1. The light duty job assigned to me pays less than my normal job. Is this legal?


Yes it is legal, but the insurance carrier will be obligated to pay you a “partial” wage.  This means that they take the reduced wages you will earn and issue you a supplemental check for the difference.  The amount of this check will depend on the jurisdiction the claim is in.  If you have questions about how this supplemental check is determined, contact your adjuster and have them walk you through the process.



  1. Why isn’t my adjuster returning my calls?


Adjusters can handle and be responsible for hundreds of files, of which you are one of.  These files are all in different stages, and are of varying complexity.


Give your adjuster a day or so to have a chance to return your call.  One thing an adjuster hates is someone that calls them every hour. Sadly, the squeaky wheel rarely gets the grease.  Be patient, and allow your adjuster the professional courtesy to get to your claim.  But, you also have to be persistent.  If you have left a few messages and 3-4 days go by without a callback, you can call and ask for their supervisor.  Every adjuster has an obligation to return calls to their claimants, no matter how insignificant the question may be.  Failure to return calls can be considered “bad faith” on the part of the adjuster, and they or their company can incur penalties or fines if they do indeed fail to return your call within a reasonable timeframe.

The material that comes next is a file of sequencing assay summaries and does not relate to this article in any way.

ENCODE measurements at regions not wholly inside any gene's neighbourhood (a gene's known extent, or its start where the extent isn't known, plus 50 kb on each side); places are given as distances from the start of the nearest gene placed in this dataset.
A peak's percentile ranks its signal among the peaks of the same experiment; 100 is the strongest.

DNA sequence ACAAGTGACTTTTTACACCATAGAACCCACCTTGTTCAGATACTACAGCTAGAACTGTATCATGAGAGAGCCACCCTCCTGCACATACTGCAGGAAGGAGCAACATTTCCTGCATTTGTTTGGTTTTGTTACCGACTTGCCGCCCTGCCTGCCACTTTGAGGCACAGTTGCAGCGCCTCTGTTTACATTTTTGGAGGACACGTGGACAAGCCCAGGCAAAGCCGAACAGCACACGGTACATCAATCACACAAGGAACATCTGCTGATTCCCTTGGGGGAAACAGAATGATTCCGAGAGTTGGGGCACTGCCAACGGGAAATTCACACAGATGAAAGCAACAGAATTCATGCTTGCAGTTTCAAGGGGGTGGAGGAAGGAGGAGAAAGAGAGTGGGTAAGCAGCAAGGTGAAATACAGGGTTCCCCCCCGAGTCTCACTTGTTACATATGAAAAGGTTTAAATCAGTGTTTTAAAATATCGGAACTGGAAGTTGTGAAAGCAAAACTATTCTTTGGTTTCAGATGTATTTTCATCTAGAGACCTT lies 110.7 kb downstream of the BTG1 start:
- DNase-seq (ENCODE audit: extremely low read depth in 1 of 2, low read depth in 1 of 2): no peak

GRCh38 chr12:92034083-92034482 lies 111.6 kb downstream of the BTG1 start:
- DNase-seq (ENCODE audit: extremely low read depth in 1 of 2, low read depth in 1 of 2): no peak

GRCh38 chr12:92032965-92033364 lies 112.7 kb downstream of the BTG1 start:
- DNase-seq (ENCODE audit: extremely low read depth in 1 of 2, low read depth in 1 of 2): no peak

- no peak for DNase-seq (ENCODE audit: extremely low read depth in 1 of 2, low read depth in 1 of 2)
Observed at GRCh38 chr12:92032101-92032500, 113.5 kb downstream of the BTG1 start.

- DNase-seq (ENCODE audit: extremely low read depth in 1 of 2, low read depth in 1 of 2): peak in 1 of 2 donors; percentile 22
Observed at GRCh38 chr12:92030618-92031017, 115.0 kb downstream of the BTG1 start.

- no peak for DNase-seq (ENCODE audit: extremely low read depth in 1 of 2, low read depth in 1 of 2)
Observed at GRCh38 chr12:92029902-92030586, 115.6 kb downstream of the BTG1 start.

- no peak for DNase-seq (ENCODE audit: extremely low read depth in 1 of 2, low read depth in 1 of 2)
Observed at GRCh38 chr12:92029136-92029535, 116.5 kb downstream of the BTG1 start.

1. Should I consult an attorney?


There is no right or wrong answer to this question.  The only person that can answer this question is you.  If you will feel more at ease by talking to a legal professional, then by all means do so.  Having a phone consultation with an attorney doesn’t mean that you are filing a lawsuit against your employer. If it makes you sleep better at night knowing you talked to an attorney, then by all means do so. Better yet, talk to a few attorneys if you have to.





These questions are normal questions every claimant will have with their work comp claim.  Some people know more about the work comp system than others, but don’t take your fellow coworkers advice about what to do with your claim.  Many coworkers that have a vast experience in dealing with work comp situations will not always give you credible or correct advice.  Your adjuster is the one handling your claim, and they will be there to walk you through the process.


If you feel that the adjuster did not answer your question good enough, feel free to consult an attorney.  You want to make sure you are very involved in how your claim is handled.  After all, being injured doesn’t mean that you do not need to know anything about how the process works and what rights you have as an injured worker.



For additional information on workers’ compensation cost containment best practices, register as a guest for our next live stream training.


Author Michael Stack, Principal, Amaxx LLC. He is an expert in workers compensation cost containment systems and helps employers reduce their work comp costs by 20% to 50%.  He works as a consultant to large and mid-market clients, is co-author of Your Ultimate Guide To Mastering Workers Comp Costs, a comprehensive step-by-step manual of cost containment strategies based on hands-on field experience, and is founder of COMPClub, an exclusive member training program on workers compensation cost containment best practices.


Contact: mstack@reduceyourworkerscomp.com.

Workers’ Comp Roundup Blog: https://blog.reduceyourworkerscomp.com/

Live Stream WC Training: http://workerscompclub.com/livestreamtraining


©2017 Amaxx LLC. All rights reserved under International Copyright Law.


Do not use this information without independent verification. All state laws vary. You should consult with your insurance broker, attorney, or qualified professional.